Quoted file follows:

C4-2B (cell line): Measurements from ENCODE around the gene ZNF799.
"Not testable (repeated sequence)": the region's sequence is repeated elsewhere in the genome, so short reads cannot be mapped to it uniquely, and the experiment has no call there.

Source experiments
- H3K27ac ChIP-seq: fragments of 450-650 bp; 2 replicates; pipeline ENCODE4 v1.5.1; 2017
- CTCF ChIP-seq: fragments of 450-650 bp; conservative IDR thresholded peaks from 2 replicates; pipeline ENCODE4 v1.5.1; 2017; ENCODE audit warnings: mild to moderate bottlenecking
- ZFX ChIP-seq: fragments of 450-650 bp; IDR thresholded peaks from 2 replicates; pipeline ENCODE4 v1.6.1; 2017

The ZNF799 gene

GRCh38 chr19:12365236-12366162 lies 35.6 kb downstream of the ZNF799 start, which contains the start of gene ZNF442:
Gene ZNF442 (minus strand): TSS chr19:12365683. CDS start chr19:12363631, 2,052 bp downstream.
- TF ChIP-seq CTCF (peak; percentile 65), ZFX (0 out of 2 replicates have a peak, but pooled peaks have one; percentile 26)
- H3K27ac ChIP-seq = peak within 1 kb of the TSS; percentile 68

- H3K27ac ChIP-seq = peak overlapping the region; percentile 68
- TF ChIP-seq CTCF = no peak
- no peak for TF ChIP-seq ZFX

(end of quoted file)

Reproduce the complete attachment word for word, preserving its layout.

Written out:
C4-2B (cell line): Measurements from ENCODE around the gene ZNF799.
"Not testable (repeated sequence)": the region's sequence is repeated elsewhere in the genome, so short reads cannot be mapped to it uniquely, and the experiment has no call there.

Source experiments
- H3K27ac ChIP-seq: fragments of 450-650 bp; 2 replicates; pipeline ENCODE4 v1.5.1; 2017
- CTCF ChIP-seq: fragments of 450-650 bp; conservative IDR thresholded peaks from 2 replicates; pipeline ENCODE4 v1.5.1; 2017; ENCODE audit warnings: mild to moderate bottlenecking
- ZFX ChIP-seq: fragments of 450-650 bp; IDR thresholded peaks from 2 replicates; pipeline ENCODE4 v1.6.1; 2017

The ZNF799 gene

GRCh38 chr19:12365236-12366162 lies 35.6 kb downstream of the ZNF799 start, which contains the start of gene ZNF442:
Gene ZNF442 (minus strand): TSS chr19:12365683. CDS start chr19:12363631, 2,052 bp downstream.
- TF ChIP-seq CTCF (peak; percentile 65), ZFX (0 out of 2 replicates have a peak, but pooled peaks have one; percentile 26)
- H3K27ac ChIP-seq = peak within 1 kb of the TSS; percentile 68

- H3K27ac ChIP-seq = peak overlapping the region; percentile 68
- TF ChIP-seq CTCF = no peak
- no peak for TF ChIP-seq ZFX